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Gaseous halos of spiral galaxies

Part of the science presented here, based on the level of knowledge in 1997, is summarized in a review article available online via the NASA Extragalactic Database (NED; "Level 5").

MOTIVATION

The primary goal of my research is to improve our observational knowledge on the feedback processes of massive star formation (on kpc scales) into the ambient Interstellar Medium (ISM). One interesting question in this research field that I am particularly interested in is: Under which circumstances can high-level star formation (SF) lead to outflows of gas from the disks of spiral galaxies into their halos? Answering this question is not only important in the context of understanding the nature of the ISM in galaxies, but also because metal-enriched gas leaving spiral galaxies might be a significant contributor to the metal enrichment (and thus chemical evolution) of intergalactic gas, as observed along the lines of sight to distant quasars. The newly detected damped Lyman-alpha systems at near-0 redshifts might actually be galaxy halos or tidally disrupted gas, like plumes or tails.

DISK-HALO INTERACTIONS CAUSED BY MASSIVE STAR FORMATION

My work in this area started with my Ph.D. Thesis (1990, Bonn University) and the papers in which the thesis was published, investigating gaseous emission from the spiral galaxies NGC 891 and NGC 1808. The immediate scientific goals were to investigate the properties of the well-known radio halo of NGC 891 and to find out whether there is a starburst-related outflow from the center of NGC 1808, as suggested by the appearance of dust filaments visible in optical images.

This work was continued, based primarily on radio continuum and X-ray observations of actively star-forming galaxies, such as NGC 1569, NGC 1792, NGC 1808 and a few others:

One important general conclusion reached by us is that gaseous halos, especially radio halos, are present only in those galaxies with a sufficiently high energy input into their ISM, and within these, only in regions with an amount of energy input above a threshold value, as described by us in

A similar behaviour had previously been observed in our Galaxy by Beuermann et al. (1985; A&A, 153, 17). Galaxies with high levels of energy input are bright far-infrared sources and at the same time have relatively high mean dust temperatures, as traced by the ratio of the IRAS 60 mu to 100 mu flux ratio. We found that all nearby edge-on far-infrared-warm starburst galaxies do have gaseous halos. It turns out that all far-infrared warm galaxies studied by us have gaseous halos:

and that therefore warm dust in the galaxy disks is a good tracer of galaxies with gaseous halos:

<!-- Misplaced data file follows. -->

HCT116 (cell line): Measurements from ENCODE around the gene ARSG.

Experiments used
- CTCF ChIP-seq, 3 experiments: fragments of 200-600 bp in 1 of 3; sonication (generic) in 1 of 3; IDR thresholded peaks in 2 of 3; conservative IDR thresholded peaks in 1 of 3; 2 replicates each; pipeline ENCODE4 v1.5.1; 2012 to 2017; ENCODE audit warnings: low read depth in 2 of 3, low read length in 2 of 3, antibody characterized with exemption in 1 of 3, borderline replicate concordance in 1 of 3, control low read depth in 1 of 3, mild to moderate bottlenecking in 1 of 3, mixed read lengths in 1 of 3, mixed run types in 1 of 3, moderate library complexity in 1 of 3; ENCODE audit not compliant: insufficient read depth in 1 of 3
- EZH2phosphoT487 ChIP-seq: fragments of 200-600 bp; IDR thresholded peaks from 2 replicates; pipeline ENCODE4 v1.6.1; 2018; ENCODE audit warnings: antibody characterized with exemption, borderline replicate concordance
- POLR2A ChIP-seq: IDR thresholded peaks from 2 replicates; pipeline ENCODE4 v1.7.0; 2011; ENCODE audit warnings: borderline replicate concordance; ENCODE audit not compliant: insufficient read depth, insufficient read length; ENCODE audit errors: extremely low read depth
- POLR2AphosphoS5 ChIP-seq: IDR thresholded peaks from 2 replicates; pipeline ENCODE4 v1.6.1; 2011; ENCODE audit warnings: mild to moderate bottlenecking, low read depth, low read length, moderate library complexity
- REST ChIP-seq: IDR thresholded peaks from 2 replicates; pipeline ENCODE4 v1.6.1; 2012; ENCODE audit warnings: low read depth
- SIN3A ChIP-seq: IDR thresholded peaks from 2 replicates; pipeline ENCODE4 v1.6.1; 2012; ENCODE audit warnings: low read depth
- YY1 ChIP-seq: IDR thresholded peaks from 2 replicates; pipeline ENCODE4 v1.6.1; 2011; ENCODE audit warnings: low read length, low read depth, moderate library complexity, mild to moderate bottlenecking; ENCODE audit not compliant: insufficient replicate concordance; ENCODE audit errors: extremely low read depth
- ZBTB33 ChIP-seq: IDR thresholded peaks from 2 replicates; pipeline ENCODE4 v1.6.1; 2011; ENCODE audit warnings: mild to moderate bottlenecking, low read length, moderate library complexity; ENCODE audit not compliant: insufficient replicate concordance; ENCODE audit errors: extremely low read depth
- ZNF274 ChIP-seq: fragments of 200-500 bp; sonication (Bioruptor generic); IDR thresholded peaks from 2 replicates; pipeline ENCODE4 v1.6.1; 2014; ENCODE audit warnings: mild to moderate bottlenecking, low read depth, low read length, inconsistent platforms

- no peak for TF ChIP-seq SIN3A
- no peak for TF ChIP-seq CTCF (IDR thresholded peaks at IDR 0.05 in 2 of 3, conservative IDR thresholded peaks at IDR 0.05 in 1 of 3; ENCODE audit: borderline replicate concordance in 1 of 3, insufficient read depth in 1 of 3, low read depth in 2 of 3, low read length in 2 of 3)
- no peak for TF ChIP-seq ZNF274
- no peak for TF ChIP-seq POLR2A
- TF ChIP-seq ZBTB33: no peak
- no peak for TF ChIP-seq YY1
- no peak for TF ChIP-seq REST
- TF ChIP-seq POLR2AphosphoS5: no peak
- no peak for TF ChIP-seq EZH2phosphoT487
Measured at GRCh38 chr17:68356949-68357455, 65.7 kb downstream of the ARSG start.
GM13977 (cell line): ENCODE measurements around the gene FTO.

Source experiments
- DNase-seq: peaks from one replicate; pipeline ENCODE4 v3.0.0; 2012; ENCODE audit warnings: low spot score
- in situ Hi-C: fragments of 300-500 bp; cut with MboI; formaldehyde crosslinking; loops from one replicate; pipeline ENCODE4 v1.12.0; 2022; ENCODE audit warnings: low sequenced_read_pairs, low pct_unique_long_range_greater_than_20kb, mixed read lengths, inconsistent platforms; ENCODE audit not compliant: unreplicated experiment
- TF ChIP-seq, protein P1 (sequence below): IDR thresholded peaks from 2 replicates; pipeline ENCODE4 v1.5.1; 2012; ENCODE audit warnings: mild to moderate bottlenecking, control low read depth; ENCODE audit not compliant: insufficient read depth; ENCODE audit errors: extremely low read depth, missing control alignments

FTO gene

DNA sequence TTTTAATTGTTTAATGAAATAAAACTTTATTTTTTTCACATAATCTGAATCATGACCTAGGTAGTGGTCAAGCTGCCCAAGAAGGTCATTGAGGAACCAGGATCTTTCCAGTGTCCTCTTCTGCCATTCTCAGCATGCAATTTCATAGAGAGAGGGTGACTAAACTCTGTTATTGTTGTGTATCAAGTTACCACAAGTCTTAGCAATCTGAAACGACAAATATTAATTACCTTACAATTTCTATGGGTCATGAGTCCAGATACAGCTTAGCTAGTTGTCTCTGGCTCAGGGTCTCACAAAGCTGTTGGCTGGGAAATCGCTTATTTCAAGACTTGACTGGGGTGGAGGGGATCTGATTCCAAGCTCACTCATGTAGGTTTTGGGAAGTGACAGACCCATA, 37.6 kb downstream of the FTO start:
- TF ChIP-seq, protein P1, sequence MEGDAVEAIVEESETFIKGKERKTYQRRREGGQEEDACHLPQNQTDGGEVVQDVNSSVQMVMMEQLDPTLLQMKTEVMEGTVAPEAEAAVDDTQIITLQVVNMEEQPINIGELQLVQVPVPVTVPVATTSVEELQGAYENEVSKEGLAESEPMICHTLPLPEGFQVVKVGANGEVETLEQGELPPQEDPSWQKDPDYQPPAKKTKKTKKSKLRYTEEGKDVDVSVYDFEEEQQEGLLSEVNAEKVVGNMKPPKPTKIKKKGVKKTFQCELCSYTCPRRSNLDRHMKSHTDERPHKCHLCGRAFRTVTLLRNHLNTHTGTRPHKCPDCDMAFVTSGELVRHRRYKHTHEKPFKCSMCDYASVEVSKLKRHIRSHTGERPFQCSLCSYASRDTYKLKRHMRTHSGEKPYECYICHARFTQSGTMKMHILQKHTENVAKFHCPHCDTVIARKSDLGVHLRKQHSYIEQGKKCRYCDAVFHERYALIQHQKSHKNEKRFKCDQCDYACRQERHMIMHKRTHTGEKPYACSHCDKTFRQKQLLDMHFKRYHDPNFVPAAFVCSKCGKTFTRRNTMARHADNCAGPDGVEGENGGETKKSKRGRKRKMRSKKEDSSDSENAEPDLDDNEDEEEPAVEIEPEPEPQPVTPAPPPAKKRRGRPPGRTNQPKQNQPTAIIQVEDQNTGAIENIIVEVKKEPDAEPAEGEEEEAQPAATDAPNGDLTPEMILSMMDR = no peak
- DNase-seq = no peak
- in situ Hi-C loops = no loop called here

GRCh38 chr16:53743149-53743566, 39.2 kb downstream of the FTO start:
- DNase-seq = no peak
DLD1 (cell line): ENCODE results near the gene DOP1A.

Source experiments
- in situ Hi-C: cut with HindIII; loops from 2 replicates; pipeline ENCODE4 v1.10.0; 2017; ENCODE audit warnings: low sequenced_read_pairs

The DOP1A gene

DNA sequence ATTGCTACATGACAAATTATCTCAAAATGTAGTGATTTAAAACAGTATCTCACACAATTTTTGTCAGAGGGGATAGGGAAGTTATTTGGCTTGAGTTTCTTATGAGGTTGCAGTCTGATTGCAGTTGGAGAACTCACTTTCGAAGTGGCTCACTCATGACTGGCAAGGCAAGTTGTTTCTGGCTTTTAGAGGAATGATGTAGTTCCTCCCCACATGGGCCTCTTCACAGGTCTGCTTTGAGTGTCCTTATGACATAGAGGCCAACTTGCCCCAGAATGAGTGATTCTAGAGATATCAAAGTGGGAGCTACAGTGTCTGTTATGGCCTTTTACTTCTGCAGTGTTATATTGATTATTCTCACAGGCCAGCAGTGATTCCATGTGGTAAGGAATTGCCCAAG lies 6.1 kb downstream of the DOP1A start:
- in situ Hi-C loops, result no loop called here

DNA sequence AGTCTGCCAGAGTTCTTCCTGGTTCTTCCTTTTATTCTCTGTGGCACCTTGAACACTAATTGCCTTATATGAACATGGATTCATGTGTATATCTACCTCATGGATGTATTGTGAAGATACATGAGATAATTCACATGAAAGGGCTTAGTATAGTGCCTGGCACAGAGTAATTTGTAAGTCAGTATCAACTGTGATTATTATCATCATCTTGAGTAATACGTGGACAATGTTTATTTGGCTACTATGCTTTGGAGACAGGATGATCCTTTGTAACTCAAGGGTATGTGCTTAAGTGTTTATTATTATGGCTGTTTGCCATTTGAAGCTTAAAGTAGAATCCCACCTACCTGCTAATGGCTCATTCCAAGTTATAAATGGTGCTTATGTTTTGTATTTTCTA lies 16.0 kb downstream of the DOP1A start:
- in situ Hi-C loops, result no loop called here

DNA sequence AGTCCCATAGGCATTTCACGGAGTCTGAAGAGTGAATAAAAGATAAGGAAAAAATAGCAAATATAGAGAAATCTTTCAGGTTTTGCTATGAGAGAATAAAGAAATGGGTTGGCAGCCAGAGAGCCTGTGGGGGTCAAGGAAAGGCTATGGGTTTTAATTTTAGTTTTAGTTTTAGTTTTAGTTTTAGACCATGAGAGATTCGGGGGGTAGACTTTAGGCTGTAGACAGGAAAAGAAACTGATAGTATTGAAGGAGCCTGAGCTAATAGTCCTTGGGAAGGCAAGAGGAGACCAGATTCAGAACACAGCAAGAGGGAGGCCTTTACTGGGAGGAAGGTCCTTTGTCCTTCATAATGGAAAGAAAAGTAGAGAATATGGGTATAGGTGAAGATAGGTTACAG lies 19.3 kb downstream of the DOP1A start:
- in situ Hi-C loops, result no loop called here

These papers are direct follow-ups of an earlier one on the dependence of halo properties on the level of activity in the underlying disk (M. Dahlem et al. 1995). As an example, have a look at the newly detected radio halo of the southern edge-on spiral NGC 7090.

It also became evident that gaseous halos comprise all components of the ISM known previously from studies of the Milky Way and the disks of external galaxies:

The study of NGC 4666 also proved for the first time the fact that pure photo-ionization from massive stars within the disk of the galaxy cannot account for the excitation conditions of the diffuse ionized gas in its halo, as deduced from optical line ratios in an Osterbrock diagnostic diagram. A second source of heat, most likely shock-heating, must play an important role, at least in the kpc-scale starburst-driven superwind of NGC 4666.

We have also gathered evidence proving that magnetic fields are important in either allowing or disallowing outflows from galaxy disks. In areas beyond the disks of some edge-on galaxies where extraplanar emission is found also the magnetic field has open field lines along which matter can escape into the halo. Such evidence was found by us in NGC 891, NGC 4631 and NGC 4666:

The effect is also known to be prominently visible in M 82 .

An analysis of the X-ray spectra of the hot gas in the halos of the two nearby edge-on starburst galaxies M 82 and NGC 253 showed that they can be fitted with near-Solar metallicities, indicating that the material in the halos is chemically evolved gas processed by stars in the galaxy disks and that shocks are the most likely source of heating:

Also included in our studies are observations of the gas from which stars form, to investigate which processes initiate starbursts which then can lead to disk-halo interactions. Related papers are, e.g.

There is a separate page on related studies regarding the environment of spirals and groups of galaxies.